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New Music Review: Monica's 'Still Standing'

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Monica_interview.jpg
Don't get it twisted, Monica continues to make it resonantly clear that she is not the young woman she used to be. However, after the countless headlines, rumors, breakups, and even her own reality show, whether you believe it or not is entirely up to you. We first heard fifteen-year-old Monica Arnold when she took the R&B scene by storm back in 1995 with her sassy triple platinum debut album, "Miss Thang." Fifteen years later, and after a four-year-hiatus from the scene, Monica returns with her sixth studio album, "Still Standing," on sale today. With the release of this album, Monica wants us know that while she's been through numerous ups and downs in her career and personal life, she isn't quite ready to fade into obscurity.  Ms. Don't-Take-It-Personal is attempting to bust out some hits in a time when modern R&B, much like hip-hop, is losing its female voice to a more pop sound. On "Still Standing," Monica directly and indirectly addresses her various struggles and survivals, including rumors dating as far back as "The Boy is Mine," her hit duet with fellow '90s breakout Brandy. In the end, however, Monica seems to have trouble translating these survival stories into what should have been a classic album. Even with today's most coveted R&B producers and songwriters in her corner, including Ne-Yo, Bryan Michael-Cox, and Johnta Austin, "Still Standing" is ironically unbalanced. ESSENCE.com breaks down the album, track by track, and how "shaky" the tunes really are. Sometimes, We Fall Down The hardest part of sitting through the album is how much of it sounds stuck in a time warp. The '90s R&B sound permeates most of the album, which comes off as Monica's inability to innovate or find modern relevancy. Tracks like "One In Lifetime," pledging the idea of one true soul mate, and "Love All Over Me," about the surprising warmth of new love, can be yawn-inducing. And while we applaud Monica lyrically for her anthem, "Believing In Me," and the apathetically written "Stay or Go," both songs seem to fall flat. Wobbly Balancing Act There are times throughout "Still Standing" when Monica is vocally outstanding, but then the production doesn't wow or entice. Then there is the track, "If You Were My Man," that allows Missy Elliott to step it up on the production side, however the lyrics (Monica is rapping here) don't authenticate the feeling that the music is trying to convey.  The same goes for "Here I Am," a sexually-charged song about creeping while in a relationship with an inattentive man she won't leave. Other tracks that aren't exactly hits or misses include "Superman," and Monica's possible crossover tune, "Mirror," which discusses how self-love is the most important love. With more of a pop sound, Monica describes how she is finally happy to look in the mirror and see her true self. Yes, Still Standing Besides the title track, the album's lead single, "Everything to Me," is really the only song we're excited about. Utilizing a sample of Deniece Williams' "Silly," the song expresses what it feels like to be so in love with someone, nothing else seems to matter. And if we're being completely honest, neither do any of the other tracks on this album. If "Still Standing" had ten more tracks on this level, perhaps the album would have been the classic we were anticipating. Read more:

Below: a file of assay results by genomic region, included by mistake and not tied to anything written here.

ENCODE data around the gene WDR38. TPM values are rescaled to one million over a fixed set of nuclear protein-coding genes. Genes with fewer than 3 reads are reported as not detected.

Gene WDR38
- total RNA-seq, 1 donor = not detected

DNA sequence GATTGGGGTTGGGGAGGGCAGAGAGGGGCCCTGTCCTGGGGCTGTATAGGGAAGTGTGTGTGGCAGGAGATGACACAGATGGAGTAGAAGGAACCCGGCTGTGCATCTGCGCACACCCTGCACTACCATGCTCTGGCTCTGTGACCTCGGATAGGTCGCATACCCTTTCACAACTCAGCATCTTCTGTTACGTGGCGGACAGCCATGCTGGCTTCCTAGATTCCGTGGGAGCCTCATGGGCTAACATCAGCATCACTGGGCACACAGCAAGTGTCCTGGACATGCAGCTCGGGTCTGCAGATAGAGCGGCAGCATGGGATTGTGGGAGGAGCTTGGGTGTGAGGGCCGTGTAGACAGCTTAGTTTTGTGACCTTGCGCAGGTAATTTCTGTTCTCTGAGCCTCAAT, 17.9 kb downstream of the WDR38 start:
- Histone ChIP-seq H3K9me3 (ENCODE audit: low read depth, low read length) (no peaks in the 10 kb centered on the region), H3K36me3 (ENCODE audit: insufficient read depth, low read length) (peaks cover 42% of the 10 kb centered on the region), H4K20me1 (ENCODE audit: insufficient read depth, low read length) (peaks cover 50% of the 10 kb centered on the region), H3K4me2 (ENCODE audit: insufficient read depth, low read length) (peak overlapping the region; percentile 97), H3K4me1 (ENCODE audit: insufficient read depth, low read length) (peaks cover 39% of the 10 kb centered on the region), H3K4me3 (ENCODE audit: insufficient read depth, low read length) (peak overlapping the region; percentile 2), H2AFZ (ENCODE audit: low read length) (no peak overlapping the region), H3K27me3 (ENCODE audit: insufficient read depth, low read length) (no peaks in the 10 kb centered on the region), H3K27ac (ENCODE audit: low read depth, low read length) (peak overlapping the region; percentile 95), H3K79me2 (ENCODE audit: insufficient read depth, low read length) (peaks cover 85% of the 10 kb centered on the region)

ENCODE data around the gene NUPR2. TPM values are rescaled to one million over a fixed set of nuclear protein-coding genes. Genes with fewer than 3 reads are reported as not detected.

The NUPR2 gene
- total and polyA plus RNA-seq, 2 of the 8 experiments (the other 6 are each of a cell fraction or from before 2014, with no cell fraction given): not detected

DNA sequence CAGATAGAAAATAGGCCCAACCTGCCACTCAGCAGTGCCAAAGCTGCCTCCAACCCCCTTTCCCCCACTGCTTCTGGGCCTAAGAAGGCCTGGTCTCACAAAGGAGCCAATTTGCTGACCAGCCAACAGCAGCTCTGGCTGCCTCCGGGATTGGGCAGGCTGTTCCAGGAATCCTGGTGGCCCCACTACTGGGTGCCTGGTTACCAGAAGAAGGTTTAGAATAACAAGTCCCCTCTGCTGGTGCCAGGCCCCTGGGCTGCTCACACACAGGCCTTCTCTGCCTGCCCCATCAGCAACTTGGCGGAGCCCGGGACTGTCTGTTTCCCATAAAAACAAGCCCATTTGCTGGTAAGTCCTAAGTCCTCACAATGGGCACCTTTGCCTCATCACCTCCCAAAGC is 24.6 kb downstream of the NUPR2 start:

Filed Under: Celebrity Spotlight
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